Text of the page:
A Miami-Dade Fire Rescue captain, whose Facebook comment about the Trayvon Martin shooting spurred an investigation, was demoted two ranks to firefighter Monday. WTVJ-TV's Gilma Avalos reports.
MIAMI -- A Miami-Dade Fire Rescue captain, whose Facebook comment about the Trayvon Martin shooting spurred an investigation, was demoted two ranks to firefighter Monday in a letter from the fire chief.
Brian Beckmann, who posted the comment April 11, must also complete a Fit for Duty evaluation and diversity and/or sensitivity training, the letter from Fire Chief William Bryson said. Beckmann may appeal the decision within 14 days.
Rowan Taylor, president of International Association of Firefighters Local 1403, wrote in an email statement that he disagrees with the demotion.
"As union President, I believe this discipline is excessive. We will immediately file an appeal to an independent arbitrator," Taylor said.
A copy of Beckmann’s initial Facebook post was in the Finding of Fact Report released by the department.
Besides having disparaging words for the prosecutor, the post also said: "I and my coworkers could rewrite the book on whether our urban youths are victims of racist profiling or products of their failed, (expletive), ignorant, pathetic, welfare dependent excuses for parents, but like Mrs. Corey, we speak only the truth. They're just misunderstood little church going angels and the ghetto hoodie look doesn't have anything to do with why people wonder if they're about to get jacked by a thug,” he posted.
A disciplinary report said that the comment altered the reputation of the Fire Rescue department.
“The statement posted cast the subject in a negative light as well as brought ill repute to our entire organization as a result of the reference to 'my co-workers.'"
Beckmann, who said in an interview with the department that he was not the author of the post and rather copied it from what he thought was an editorial reply to a news article or blog, apologized to Bryson in a note.
“I know that my actions have brought you undue scrutiny and you didn’t deserve that,” he said. “I promise I will try harder than ever to be a decent and professional public servant to the citizens of Miami-Dade County, that was always my goal and will continue to be.”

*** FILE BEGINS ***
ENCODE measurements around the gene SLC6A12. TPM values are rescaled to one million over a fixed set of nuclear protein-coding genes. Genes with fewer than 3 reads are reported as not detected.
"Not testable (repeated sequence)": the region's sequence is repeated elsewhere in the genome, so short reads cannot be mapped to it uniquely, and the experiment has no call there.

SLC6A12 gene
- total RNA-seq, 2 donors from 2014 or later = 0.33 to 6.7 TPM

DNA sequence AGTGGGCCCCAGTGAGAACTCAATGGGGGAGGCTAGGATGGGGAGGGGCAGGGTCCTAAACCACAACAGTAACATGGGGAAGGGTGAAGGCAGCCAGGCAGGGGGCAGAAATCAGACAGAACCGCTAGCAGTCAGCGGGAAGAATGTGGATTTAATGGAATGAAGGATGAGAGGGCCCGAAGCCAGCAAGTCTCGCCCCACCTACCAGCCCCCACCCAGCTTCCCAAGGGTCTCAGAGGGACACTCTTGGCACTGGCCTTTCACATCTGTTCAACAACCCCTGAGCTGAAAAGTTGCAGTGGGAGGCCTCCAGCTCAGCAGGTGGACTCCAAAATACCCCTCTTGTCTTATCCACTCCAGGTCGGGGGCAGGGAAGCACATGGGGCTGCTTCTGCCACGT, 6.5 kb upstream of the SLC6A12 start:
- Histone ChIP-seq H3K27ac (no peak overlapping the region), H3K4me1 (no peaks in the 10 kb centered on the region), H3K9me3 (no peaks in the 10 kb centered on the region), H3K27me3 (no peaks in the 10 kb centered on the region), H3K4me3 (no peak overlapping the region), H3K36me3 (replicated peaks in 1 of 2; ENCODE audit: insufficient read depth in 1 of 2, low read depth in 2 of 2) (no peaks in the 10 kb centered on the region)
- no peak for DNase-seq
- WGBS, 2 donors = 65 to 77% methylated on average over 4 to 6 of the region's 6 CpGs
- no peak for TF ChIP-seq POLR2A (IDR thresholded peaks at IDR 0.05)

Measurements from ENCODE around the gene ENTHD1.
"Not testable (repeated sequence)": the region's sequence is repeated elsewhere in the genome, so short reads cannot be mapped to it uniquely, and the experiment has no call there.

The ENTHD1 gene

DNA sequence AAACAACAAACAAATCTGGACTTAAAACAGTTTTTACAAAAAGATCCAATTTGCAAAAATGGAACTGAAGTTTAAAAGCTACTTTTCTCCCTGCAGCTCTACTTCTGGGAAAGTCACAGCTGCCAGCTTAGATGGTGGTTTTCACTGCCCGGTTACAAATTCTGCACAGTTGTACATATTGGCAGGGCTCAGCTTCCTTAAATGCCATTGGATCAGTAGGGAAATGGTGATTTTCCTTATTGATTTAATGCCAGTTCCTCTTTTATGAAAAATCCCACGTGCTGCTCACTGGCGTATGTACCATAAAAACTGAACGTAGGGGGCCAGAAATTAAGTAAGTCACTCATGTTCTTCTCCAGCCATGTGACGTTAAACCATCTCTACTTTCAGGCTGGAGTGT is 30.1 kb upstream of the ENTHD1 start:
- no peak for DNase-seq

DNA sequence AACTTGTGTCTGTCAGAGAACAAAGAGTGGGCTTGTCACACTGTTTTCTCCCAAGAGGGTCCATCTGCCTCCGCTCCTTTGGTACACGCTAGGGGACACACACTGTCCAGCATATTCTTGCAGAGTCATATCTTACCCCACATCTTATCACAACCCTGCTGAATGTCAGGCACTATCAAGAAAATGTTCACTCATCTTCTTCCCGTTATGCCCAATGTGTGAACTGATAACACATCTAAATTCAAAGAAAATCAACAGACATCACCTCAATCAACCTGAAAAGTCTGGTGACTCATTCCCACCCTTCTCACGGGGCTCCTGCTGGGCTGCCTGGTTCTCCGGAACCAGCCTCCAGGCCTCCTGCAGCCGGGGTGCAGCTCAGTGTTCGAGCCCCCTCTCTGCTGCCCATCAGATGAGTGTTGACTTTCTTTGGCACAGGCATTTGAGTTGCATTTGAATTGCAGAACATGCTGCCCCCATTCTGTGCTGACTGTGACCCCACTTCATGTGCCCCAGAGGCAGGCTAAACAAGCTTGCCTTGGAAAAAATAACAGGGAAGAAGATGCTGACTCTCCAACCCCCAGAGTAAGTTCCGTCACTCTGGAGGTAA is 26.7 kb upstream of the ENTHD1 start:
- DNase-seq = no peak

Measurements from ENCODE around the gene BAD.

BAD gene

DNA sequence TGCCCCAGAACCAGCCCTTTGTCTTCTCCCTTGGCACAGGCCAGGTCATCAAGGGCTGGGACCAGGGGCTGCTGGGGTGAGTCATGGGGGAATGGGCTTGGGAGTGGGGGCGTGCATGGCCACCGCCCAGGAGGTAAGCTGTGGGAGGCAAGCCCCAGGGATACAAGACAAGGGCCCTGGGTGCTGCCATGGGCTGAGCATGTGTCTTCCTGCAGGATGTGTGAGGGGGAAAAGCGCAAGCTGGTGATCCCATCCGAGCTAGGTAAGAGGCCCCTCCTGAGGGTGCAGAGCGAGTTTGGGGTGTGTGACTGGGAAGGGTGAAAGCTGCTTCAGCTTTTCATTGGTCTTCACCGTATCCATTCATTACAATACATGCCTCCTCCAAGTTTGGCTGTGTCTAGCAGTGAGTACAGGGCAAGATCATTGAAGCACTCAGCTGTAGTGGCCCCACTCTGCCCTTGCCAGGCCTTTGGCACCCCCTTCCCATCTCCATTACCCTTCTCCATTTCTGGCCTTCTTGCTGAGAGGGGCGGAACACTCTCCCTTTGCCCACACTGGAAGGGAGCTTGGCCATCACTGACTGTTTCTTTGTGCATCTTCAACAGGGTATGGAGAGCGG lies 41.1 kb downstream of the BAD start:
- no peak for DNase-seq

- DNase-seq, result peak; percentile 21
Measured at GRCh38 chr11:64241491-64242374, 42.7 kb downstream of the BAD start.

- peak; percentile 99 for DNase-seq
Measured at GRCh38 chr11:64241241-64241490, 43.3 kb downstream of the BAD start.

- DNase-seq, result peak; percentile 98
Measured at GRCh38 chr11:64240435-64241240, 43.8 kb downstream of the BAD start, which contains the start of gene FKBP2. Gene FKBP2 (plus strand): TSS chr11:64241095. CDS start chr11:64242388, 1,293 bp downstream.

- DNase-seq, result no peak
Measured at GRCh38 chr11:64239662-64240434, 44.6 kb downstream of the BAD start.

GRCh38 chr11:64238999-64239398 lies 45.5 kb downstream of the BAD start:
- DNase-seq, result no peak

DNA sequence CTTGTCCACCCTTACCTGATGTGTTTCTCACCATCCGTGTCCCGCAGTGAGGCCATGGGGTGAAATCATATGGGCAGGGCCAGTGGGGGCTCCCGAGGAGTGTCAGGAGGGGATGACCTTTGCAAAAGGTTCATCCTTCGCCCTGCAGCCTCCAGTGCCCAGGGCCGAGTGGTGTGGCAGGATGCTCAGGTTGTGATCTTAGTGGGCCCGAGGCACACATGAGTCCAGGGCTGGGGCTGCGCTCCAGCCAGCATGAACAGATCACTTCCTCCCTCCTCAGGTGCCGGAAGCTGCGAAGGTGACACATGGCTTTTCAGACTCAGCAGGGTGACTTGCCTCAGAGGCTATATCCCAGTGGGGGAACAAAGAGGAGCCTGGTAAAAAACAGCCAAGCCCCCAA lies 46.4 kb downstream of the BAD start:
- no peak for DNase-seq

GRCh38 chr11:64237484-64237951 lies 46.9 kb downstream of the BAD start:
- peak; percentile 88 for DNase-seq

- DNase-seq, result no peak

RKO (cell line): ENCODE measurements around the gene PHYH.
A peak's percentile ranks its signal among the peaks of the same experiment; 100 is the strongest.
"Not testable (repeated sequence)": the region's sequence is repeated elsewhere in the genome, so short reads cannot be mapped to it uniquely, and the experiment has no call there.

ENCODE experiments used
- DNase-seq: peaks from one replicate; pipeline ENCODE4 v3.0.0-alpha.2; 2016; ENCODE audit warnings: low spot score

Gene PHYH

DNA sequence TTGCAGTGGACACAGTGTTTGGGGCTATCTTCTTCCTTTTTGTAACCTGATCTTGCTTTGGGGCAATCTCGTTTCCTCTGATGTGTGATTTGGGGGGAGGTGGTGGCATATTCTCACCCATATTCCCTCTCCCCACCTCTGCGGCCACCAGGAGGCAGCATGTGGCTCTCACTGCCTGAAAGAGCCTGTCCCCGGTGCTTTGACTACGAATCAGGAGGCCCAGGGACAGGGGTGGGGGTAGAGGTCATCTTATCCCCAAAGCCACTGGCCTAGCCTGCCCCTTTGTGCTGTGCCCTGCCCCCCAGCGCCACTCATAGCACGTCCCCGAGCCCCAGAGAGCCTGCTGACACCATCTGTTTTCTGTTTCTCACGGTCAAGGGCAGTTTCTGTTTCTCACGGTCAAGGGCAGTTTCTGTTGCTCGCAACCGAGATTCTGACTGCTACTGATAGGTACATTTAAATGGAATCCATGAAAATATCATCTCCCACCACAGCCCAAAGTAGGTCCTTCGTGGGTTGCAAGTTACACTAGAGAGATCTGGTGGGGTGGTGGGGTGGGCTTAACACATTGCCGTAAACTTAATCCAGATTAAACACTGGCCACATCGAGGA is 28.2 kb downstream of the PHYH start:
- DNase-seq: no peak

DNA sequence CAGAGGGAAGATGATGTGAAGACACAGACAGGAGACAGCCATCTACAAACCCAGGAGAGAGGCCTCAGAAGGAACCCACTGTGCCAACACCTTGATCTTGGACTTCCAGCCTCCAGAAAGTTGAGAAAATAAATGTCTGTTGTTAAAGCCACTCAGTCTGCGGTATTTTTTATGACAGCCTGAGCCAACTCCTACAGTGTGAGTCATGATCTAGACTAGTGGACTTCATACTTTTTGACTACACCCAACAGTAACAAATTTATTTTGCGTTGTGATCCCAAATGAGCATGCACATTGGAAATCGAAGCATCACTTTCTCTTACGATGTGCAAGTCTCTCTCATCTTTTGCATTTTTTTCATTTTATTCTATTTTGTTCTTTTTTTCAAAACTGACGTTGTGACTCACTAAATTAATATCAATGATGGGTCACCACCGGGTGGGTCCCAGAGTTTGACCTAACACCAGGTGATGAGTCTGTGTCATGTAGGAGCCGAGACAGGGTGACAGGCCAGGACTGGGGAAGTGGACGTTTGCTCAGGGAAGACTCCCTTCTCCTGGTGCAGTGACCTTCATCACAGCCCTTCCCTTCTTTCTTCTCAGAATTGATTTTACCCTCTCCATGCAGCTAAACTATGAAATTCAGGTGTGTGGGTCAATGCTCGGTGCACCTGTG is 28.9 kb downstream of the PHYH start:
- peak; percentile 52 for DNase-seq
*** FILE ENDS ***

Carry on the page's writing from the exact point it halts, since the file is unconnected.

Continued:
Beckmann also explained why he chose to use the statement.
"I have...from all the years of, all the horrible things I have seen and after a recent couple of events I was reading things that evoked a response in me that made me what to share it and it was not the response they're deeming it to be," he said according to an attachment to the memorandum.
Miami-Dade Mayor Carlos Gimenez released a statement Monday that said he agreed with the department’s decision.
“The comments made by Captain Beckmann were reprehensible and will not be tolerated,” Gimenez said. “We can’t have our employees, especially a supervisor, making such disparaging comments about any member of our community, much less one of our own employees."
Gimenez said that he directed his staff to revise policies dealing with the issue.
"It is important to reiterate my position that public servants have a responsibility to uphold the highest levels of integrity and decency, especially when you consider our multicultural, multi-ethnic community. There’s no such thing as being off-the-clock; we are public servants 24/7 and must conduct ourselves with the utmost professionalism at all times," he said in an email statement.
Beckmann, who has worked for the county since 1997, was promoted to lieutenant in 2002 and captain in 2006. He has previously been disciplined twice for reporting late to work and responding to an unauthorized email “sent to be humorous and not county business,” according to his personnel record summary.
Other officers involved in the case were asked to receive counseling for their "lack of official action," the attachment said.
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